The optional proposal wasm code will be embedded inside the ProposalType enum variants to better perform validation through type checking.

Vote transaction

Vote transactions have the following structure:

struct OnChainVote {
    id: u64,
    voter: Address,
    yay: ProposalVote,

where ProposalVote is an enum representing a Yay, Nay, or Abstain vote: the yay variant also contains the specific memo (if any) required for that proposal.

Storage writes for a vote transaction are described here.

If non-validating accounts are allowed to vote, delegates will be able to vote only for 23\frac{2}{3} of the total voting period, while delegators can vote until the end of the voting period. If only validators are allowed to vote for the ProposalType in question, they are allowed to vote for the entire voting window.

If a delegator votes differently to its delegate, the delegate's vote will be overridden (e.g. if a delegator has a voting power of 200 and votes opposite to the delegate, then 200 will be subtracted from the voting power of the involved delegate).

Tallying votes

Proposals are tallied at the start of their grace_epoch during the finalize_block function. The tallying is based off of the votes collected at the end of the voting_end epoch. If the threshold specified by the ProposalType is reached, the proposal will be considered successful.

There are two types of thresholds:

  • Fraction of total staked NAM that voted - This checks whether enough staked NAM voted for the proposal at all.
  • Fraction of votes in favor of the proposal - This checks whether enough votes (weighted by their staked NAM) voted in favor of the proposal, out of the staked NAM that did vote.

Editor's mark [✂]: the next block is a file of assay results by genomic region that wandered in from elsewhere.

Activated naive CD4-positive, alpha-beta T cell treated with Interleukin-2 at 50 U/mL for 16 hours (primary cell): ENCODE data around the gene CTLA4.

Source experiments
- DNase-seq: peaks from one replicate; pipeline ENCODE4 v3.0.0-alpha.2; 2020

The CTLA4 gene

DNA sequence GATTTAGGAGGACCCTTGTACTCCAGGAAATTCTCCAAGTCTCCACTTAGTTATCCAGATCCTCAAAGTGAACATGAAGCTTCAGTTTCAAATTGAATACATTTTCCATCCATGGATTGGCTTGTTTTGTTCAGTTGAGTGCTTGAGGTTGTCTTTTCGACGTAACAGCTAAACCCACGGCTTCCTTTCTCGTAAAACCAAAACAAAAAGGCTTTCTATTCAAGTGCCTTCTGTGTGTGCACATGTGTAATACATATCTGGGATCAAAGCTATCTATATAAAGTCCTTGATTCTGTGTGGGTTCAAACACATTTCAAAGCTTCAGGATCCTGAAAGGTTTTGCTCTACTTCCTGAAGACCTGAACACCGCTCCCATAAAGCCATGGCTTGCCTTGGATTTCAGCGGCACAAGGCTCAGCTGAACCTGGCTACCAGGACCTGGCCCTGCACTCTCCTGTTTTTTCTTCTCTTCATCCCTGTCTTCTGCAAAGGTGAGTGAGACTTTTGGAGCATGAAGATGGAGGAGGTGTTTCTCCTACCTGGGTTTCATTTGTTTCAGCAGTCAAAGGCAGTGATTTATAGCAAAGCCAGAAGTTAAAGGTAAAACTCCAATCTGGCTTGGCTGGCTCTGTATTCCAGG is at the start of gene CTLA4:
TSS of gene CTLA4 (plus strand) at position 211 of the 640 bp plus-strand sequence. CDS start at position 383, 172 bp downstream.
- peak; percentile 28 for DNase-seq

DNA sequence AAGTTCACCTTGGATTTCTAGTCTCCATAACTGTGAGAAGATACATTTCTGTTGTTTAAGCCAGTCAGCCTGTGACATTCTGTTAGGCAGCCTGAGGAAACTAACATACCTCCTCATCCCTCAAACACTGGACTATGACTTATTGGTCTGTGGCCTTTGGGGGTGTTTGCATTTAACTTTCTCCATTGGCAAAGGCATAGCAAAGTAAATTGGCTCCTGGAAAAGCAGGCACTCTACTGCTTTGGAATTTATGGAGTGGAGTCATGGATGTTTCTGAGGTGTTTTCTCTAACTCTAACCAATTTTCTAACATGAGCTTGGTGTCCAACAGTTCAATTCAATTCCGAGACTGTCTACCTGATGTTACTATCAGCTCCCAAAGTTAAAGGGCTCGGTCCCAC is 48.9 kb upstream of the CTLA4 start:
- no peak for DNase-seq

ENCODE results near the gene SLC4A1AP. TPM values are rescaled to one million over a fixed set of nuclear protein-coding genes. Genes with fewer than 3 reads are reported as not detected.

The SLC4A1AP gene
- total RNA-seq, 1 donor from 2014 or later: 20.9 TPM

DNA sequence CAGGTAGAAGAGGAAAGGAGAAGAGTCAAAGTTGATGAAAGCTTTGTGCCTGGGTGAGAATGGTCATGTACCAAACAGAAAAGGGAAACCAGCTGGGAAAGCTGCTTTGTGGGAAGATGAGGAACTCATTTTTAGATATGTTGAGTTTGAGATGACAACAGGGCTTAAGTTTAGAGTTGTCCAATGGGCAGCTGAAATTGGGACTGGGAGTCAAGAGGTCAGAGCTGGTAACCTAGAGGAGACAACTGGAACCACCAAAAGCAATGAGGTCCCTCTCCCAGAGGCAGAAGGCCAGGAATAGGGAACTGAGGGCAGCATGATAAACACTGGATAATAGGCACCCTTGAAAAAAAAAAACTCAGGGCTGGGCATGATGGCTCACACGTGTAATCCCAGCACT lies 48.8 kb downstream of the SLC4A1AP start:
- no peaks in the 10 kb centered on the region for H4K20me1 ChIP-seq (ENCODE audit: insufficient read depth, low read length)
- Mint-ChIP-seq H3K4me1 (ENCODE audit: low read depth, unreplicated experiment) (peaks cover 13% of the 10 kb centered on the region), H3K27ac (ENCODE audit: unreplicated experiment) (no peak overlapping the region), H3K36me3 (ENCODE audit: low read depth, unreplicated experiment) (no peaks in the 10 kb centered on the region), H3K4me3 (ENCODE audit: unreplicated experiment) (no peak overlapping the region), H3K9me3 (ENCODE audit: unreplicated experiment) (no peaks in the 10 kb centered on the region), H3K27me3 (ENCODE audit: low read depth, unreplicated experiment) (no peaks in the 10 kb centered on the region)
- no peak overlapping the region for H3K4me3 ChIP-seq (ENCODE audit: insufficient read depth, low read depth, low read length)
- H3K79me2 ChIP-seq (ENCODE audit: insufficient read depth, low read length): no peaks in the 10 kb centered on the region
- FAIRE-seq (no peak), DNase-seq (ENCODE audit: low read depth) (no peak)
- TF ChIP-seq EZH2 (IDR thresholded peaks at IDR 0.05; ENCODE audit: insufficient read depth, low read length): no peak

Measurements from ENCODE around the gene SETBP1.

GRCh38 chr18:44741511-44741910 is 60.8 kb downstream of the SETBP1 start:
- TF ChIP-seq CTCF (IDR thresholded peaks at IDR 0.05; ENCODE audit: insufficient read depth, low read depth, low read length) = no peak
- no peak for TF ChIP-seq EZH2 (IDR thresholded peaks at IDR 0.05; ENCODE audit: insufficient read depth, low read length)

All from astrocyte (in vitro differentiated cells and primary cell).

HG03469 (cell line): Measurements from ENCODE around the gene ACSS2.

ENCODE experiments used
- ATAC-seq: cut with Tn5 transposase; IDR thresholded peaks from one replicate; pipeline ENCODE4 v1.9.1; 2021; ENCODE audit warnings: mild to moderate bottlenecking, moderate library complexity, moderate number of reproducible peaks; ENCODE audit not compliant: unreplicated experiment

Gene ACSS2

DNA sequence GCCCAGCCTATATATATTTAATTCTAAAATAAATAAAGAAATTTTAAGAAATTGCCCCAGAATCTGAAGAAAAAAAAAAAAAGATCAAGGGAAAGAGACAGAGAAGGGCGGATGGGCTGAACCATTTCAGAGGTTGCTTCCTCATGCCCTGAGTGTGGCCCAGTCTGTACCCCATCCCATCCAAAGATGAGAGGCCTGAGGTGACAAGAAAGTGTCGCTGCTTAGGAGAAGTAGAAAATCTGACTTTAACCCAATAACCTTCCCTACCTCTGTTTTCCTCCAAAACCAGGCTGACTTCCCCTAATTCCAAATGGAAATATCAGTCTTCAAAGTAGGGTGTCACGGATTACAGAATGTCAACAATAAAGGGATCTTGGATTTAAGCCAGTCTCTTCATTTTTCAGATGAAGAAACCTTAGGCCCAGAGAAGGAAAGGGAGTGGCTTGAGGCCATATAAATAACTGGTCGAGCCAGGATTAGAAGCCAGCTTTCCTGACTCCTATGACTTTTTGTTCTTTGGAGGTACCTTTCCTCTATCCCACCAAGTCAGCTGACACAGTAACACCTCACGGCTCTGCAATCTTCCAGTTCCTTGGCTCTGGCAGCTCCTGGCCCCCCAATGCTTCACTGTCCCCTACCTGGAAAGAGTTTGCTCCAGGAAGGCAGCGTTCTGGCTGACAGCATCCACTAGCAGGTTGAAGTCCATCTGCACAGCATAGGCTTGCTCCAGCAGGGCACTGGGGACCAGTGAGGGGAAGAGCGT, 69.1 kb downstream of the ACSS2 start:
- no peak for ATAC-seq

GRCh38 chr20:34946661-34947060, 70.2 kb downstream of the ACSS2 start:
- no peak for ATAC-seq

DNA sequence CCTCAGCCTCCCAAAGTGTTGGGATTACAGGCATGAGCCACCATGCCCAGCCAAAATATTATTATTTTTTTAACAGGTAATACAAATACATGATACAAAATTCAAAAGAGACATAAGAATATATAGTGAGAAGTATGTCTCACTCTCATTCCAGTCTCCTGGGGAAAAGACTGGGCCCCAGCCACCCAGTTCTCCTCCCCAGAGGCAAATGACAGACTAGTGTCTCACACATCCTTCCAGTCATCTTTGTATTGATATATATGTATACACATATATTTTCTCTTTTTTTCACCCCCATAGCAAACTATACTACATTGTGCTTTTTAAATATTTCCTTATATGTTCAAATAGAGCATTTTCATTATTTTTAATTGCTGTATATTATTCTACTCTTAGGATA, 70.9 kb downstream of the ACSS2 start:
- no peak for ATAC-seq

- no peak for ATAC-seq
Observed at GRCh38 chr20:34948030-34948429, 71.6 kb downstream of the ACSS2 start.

E.g if the thresholds, respectively, are 12\frac{1}{2} and 13\frac{1}{3}, then at least 50% of the total staked NAM must have voted for the proposal AND out of this NAM, to be accepted.

Tallying is computed with the following rules:

  1. Sum all the voting power of delegates that voted Yay, call this sum SumYay
  2. Sum all the voting power of delegates that voted Nay, call this sum SumNay
  3. Sum all the voting power of delegates that voted Abstain, call this sum SumAbstain
  4. Check if the sum SumYay + SumNay + SumAbstain meets the first threshold, if not, the proposal outcome is negative
  5. For any delegate that voted Yay, subtract the voting power of any delegator that voted other than Yay from SumYay
  6. For any delegate that voted Nay, subtract the voting power of any delegator that voted other than Nay from SumNay
  7. For any delegate that voted Abstain, subtract the voting power of any delegator that voted other than Abstain from SumAbstain
  8. Add voting power for any delegation that voted Yay (whose corresponding delegate didn't vote Yay) to SumYay
  9. Add voting power for any delegation that voted Nay (whose corresponding delegate didn't vote Nay) to SumNay
  10. Add voting power for any delegation that voted Abstain (whose corresponding delegate didn't vote Abstain) to SumAbstain
  11. Set SumYeaOrNay to SumYay + SumNay
  12. Decide whether or not the proposal succeeds based on the proposal-type-specific tally instructions (see Proposal)

All the computation is done at the start of grace_epoch on data collected at the epoch specified in the voting-end field of the proposal.

Refund and Proposal Execution mechanism

In parallel to tallying, the protocol manages the execution of accepted proposals and refunding in the finalize_block function. If the proposals grace_epoch matches with the current epoch, AND the proposal had a positive outcome, the protocol refunds the locked funds from GovernanceAddress to the proposal author address (specified in the proposal author field).
Moreover, if the proposal had a positive outcome and had attached WASM code, the code is executed immediately.

On the other hand, should the proposal be rejected (negative outcome), any locked funds is burnt (removed from total supply).

The result is then signaled by creating and inserting a CometBFT Event (opens in a new tab).